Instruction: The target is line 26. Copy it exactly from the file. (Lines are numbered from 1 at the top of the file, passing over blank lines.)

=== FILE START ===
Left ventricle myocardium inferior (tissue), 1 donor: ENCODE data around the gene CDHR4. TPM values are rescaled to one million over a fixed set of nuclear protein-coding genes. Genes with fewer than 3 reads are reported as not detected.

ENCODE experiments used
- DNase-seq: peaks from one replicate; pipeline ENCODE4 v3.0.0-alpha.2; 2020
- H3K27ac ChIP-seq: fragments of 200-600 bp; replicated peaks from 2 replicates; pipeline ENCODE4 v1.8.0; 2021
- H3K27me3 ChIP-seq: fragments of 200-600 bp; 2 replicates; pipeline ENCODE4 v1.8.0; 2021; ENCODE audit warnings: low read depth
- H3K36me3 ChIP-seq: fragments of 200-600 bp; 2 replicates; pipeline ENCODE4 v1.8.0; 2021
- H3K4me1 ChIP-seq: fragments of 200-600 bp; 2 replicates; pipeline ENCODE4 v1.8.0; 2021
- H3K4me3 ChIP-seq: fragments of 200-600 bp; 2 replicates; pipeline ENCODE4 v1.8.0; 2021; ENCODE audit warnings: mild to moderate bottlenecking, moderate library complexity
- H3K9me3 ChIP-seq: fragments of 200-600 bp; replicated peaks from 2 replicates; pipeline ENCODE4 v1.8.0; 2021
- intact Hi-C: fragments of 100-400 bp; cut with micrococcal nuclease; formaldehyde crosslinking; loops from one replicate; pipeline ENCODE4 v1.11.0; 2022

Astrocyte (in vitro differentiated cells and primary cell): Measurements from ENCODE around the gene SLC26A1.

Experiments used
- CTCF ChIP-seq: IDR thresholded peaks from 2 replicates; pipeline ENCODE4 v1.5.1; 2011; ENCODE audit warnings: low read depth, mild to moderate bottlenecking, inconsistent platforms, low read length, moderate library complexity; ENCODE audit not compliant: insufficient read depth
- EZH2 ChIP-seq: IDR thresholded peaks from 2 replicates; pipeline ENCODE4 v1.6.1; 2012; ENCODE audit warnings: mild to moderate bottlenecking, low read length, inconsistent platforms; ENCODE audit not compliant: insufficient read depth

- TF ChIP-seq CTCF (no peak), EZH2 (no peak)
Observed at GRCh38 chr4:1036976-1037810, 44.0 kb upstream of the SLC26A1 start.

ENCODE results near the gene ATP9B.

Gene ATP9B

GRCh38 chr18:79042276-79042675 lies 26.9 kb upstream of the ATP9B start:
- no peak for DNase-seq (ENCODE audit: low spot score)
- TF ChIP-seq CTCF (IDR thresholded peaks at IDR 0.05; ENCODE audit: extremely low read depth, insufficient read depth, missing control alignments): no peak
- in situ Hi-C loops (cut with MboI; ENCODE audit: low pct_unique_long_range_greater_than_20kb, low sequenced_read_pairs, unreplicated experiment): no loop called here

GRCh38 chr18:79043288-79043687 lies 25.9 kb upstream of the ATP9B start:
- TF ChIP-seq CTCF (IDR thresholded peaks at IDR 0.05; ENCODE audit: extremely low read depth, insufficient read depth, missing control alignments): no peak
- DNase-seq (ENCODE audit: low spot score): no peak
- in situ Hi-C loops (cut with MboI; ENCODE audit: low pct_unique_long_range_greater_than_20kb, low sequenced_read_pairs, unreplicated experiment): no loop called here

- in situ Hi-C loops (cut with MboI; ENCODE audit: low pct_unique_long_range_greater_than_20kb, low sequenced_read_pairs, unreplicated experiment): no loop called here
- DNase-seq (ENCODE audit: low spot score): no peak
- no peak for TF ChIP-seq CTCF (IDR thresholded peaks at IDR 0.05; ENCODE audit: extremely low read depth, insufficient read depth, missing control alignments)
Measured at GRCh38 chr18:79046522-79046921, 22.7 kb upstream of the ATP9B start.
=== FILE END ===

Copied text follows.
- in situ Hi-C loops (cut with MboI; ENCODE audit: low pct_unique_long_range_greater_than_20kb, low sequenced_read_pairs, unreplicated experiment): no loop called here